Thursday, October 21, 2010

Talking With Children About Death

My father-in-law passed away a few weeks ago. 

We knew he was sick, but we were not prepared for the end to come so soon.  And really, who among us is ever prepared for the end to come at all for someone who has been such an integral part of our lives . . .

It isn't the first time that I've faced the death of a loved one.  But it is the first time that I've faced it with children, particularly one very astute six year-old who understands things far beyond her years.

So when we realized that the end was near, I knew that I had to talk to her, and explain to her, and answer any questions she might have.

This would have been easier had I known the answers myself . . .

As it stands, I decided to do a little research.  I googled "talking to kids about death" and came up with some obnoxiously self-righteous articles from psychotherapists who claim to know everything and expect every child to be the same.

There seemed to be way too much emphasis on what you shouldn't tell children.  I'm a pretty big fan of open lines of communication, and attached parenting in general. 

At four, my daughter knew how her baby brother was going to come out (and had a very vague idea of how he got in), so this didn't seem like the time to be holding back information. 

Like I'm going to take advice from these people about what to say to my child, a child they've never met.  None of their ideas and suggestions seemed relevant to our situation.

So being the huge fan of books that I am, I turned to Amazon.  I found a couple of children's books that looked decent (not too saccharine and not too dumbed down) and one for adults that at least appeared intelligent.  But in the midst of hospital visits and making sure my kids were cared for and preparing for a funeral in less than 48 hours, I never managed a trip to the bookstore.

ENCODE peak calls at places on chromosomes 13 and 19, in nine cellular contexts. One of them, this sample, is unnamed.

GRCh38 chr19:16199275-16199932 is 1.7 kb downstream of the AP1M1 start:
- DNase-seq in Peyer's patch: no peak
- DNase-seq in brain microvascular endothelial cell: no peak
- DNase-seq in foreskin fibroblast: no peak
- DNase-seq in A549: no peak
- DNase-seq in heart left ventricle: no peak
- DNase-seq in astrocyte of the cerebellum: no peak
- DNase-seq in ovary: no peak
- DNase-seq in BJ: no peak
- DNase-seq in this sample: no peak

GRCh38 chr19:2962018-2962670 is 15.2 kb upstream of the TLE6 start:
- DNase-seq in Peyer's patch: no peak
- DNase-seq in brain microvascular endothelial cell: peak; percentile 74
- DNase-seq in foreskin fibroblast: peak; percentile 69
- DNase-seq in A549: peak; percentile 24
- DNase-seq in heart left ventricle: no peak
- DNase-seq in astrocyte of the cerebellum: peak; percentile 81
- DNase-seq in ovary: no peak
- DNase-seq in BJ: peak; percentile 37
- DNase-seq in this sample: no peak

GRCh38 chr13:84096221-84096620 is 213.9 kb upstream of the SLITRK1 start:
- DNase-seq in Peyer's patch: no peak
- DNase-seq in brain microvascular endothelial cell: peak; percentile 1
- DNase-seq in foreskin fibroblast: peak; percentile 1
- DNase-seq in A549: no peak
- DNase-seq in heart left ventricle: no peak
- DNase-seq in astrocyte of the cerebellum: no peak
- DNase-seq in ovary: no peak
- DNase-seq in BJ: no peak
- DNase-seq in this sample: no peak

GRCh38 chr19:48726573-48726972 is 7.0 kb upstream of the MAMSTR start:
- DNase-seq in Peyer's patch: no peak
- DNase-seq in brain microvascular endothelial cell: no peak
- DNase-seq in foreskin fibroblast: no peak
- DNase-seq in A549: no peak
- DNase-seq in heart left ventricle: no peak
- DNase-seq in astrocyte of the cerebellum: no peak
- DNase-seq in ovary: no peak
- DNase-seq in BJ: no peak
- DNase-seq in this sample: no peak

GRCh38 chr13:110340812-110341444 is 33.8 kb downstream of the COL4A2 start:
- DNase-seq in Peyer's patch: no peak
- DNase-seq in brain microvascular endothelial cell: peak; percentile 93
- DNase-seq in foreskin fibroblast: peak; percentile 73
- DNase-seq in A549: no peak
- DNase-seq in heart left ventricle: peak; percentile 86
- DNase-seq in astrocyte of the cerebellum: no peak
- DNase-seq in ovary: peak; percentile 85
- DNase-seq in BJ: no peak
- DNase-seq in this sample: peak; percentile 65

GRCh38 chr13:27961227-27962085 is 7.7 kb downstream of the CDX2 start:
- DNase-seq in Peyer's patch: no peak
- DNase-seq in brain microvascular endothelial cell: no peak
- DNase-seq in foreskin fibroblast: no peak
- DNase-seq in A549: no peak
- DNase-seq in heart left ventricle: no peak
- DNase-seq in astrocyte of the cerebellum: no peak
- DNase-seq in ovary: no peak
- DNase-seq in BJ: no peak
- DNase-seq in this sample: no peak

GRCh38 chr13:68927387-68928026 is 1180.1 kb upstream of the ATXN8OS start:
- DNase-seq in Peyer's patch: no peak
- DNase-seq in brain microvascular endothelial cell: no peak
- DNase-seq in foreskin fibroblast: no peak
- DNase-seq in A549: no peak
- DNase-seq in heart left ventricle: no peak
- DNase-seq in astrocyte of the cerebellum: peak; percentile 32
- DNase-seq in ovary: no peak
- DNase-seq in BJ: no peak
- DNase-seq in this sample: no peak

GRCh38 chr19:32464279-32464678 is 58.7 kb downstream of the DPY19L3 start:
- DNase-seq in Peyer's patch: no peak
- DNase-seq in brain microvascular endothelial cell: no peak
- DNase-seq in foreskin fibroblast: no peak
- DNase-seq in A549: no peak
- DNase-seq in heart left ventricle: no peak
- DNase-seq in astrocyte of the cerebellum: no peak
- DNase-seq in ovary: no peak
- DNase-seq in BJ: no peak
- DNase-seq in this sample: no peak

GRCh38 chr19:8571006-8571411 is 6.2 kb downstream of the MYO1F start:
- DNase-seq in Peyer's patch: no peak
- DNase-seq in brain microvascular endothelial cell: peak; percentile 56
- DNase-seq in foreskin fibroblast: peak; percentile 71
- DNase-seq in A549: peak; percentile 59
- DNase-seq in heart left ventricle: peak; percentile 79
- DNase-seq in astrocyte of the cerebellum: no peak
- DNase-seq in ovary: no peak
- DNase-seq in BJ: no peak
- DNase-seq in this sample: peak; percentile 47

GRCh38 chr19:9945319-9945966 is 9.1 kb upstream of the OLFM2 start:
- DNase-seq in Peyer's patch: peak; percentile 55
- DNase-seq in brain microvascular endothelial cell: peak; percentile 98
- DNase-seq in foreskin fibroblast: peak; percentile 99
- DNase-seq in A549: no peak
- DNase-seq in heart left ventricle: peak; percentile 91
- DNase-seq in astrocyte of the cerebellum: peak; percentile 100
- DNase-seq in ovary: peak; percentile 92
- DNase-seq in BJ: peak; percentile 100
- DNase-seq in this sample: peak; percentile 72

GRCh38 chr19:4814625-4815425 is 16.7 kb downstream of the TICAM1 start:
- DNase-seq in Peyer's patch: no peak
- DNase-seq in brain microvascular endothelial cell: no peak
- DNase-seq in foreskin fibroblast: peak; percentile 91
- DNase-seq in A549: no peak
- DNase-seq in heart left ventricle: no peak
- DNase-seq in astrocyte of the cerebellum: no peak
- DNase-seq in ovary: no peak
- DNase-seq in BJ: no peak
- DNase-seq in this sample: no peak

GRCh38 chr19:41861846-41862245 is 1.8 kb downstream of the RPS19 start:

And that turned out to be just fine.

I've always loved the saying that"you are the expert on your own child."  I like to read and do research and get ideas from other parents and even experts on all sorts of parenting issues, but in the end, only I know what is right for my family. 

This time was no different.

In the end, I just talked to her.  I told her honestly what I knew, and I told her that there was a lot I didn't know.  She had lots of questions, but none of them were the questions I expected. 

We as adults often seem to project our own grief and emotion and fear of death and the unknown onto our children, when they are processing the entire experience quite differently.  As in many situations, if we just ask them what they're feeling and follow their lead, parenting can be made quite a bit easier.

I've compiled a short list of what I've learned from my own experience in talking with my daughter, so that other parents can get some ideas to think about if this situation arises in your family.  Everything here may not work for you, but at least it's a place to start.